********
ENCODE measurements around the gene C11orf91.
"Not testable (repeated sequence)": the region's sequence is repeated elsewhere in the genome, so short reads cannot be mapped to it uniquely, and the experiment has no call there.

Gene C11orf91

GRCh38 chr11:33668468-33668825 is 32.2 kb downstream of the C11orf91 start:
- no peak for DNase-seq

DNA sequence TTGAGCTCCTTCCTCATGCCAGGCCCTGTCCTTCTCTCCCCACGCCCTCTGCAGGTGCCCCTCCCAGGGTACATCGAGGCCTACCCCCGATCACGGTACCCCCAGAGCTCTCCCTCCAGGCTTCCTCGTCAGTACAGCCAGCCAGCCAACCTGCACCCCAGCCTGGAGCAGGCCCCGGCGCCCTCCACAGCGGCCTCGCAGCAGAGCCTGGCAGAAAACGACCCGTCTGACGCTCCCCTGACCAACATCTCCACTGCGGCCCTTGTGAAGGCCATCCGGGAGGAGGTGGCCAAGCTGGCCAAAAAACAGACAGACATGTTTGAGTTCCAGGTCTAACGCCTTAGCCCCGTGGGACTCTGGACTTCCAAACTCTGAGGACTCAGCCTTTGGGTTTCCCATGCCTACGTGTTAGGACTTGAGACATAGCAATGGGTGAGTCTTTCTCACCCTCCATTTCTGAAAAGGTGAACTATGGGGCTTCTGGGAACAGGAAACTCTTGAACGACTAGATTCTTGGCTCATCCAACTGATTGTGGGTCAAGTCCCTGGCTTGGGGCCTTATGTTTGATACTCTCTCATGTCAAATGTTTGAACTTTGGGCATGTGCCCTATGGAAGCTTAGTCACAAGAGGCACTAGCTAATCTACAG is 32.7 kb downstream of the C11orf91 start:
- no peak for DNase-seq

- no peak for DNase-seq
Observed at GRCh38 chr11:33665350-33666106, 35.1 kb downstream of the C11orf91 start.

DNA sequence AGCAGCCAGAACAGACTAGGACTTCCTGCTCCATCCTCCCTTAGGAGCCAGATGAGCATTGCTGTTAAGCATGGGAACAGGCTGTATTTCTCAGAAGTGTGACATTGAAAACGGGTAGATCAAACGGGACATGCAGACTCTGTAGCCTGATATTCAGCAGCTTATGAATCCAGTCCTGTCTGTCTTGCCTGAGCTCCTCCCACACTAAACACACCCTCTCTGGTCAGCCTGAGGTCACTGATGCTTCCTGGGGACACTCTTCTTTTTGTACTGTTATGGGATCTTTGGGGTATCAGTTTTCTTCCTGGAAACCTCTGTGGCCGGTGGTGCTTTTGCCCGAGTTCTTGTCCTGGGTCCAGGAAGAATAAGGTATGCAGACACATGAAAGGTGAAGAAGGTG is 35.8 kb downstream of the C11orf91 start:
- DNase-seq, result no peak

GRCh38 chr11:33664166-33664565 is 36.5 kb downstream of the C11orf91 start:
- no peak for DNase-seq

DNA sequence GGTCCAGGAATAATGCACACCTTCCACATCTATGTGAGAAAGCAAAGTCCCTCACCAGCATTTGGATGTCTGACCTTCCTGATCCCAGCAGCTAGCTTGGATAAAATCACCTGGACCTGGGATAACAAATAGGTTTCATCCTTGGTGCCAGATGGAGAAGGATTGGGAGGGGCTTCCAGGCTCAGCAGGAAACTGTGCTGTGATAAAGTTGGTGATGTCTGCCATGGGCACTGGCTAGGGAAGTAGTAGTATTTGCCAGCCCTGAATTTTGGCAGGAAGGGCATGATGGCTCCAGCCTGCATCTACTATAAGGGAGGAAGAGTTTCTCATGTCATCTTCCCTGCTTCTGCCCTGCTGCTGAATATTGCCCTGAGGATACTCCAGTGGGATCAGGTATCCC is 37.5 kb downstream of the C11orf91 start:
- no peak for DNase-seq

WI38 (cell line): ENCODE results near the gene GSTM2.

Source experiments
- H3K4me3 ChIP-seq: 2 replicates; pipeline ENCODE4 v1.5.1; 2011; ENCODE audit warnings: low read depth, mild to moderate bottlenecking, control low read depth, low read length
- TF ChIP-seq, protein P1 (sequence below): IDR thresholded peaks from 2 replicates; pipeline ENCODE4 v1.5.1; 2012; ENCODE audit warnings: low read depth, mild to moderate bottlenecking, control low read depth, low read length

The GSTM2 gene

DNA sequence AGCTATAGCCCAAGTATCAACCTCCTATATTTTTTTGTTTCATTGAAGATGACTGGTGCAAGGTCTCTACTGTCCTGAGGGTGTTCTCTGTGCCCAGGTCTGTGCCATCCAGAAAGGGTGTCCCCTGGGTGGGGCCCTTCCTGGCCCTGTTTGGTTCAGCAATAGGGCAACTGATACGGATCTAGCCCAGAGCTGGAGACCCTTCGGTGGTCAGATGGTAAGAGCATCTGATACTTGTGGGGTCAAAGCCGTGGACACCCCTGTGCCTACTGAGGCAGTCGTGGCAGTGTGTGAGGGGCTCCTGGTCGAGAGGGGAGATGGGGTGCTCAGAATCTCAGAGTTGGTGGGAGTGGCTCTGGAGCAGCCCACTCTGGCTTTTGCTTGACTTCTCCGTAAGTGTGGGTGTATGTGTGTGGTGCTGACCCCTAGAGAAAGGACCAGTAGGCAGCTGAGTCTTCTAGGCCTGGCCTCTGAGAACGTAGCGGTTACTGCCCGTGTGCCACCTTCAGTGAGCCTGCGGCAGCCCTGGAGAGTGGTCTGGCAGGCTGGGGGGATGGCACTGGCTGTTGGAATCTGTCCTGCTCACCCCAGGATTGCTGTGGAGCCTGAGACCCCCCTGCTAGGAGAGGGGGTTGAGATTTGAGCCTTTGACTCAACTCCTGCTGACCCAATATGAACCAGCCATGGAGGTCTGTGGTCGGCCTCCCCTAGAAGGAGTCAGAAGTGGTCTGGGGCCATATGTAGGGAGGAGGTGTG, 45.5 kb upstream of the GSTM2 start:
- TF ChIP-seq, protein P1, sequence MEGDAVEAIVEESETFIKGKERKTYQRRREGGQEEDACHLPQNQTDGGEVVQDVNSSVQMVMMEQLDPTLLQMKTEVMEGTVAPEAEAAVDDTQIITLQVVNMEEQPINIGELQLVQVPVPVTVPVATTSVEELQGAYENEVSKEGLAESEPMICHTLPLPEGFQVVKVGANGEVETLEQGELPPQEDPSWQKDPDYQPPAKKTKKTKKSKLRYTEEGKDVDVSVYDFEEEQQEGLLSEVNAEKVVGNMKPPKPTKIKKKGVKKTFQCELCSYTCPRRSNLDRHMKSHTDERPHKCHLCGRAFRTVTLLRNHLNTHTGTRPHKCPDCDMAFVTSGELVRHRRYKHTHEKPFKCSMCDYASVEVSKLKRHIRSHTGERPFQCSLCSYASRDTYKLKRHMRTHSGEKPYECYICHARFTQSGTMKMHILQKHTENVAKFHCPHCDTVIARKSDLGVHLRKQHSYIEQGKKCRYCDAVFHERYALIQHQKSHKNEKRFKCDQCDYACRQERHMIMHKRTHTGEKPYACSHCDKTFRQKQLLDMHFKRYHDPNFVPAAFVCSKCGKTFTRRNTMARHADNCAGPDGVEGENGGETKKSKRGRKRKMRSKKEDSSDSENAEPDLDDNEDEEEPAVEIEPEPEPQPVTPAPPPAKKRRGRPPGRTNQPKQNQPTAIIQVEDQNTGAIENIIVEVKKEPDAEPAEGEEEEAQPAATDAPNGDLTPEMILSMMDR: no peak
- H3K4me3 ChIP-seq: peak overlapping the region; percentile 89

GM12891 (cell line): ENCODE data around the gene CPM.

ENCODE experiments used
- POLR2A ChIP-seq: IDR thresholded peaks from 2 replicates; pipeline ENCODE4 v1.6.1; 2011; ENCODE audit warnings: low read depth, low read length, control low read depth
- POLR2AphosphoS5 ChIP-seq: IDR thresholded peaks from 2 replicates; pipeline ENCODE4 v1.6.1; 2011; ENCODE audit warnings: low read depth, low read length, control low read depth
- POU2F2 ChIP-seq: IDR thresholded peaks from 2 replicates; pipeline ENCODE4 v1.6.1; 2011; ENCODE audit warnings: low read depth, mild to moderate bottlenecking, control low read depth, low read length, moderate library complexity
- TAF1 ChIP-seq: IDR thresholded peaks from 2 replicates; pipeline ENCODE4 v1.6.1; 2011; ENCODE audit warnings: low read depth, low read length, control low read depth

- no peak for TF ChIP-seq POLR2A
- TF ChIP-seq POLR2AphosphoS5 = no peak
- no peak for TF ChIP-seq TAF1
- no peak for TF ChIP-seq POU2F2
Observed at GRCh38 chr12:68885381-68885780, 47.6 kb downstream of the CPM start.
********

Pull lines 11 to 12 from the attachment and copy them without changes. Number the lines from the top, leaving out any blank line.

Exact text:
- DNase-seq, result no peak

GRCh38 chr11:33664166-33664565 is 36.5 kb downstream of the C11orf91 start: